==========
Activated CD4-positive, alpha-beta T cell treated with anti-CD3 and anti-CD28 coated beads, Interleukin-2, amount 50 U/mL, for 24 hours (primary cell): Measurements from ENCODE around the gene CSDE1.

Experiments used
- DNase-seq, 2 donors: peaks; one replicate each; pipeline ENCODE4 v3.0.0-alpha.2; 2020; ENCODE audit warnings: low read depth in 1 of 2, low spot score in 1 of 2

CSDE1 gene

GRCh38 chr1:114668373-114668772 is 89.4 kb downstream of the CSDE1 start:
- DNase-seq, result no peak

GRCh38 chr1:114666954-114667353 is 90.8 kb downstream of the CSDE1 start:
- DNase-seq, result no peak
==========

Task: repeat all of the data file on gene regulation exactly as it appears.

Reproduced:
Activated CD4-positive, alpha-beta T cell treated with anti-CD3 and anti-CD28 coated beads, Interleukin-2, amount 50 U/mL, for 24 hours (primary cell): Measurements from ENCODE around the gene CSDE1.

Experiments used
- DNase-seq, 2 donors: peaks; one replicate each; pipeline ENCODE4 v3.0.0-alpha.2; 2020; ENCODE audit warnings: low read depth in 1 of 2, low spot score in 1 of 2

CSDE1 gene

GRCh38 chr1:114668373-114668772 is 89.4 kb downstream of the CSDE1 start:
- DNase-seq, result no peak

GRCh38 chr1:114666954-114667353 is 90.8 kb downstream of the CSDE1 start:
- DNase-seq, result no peak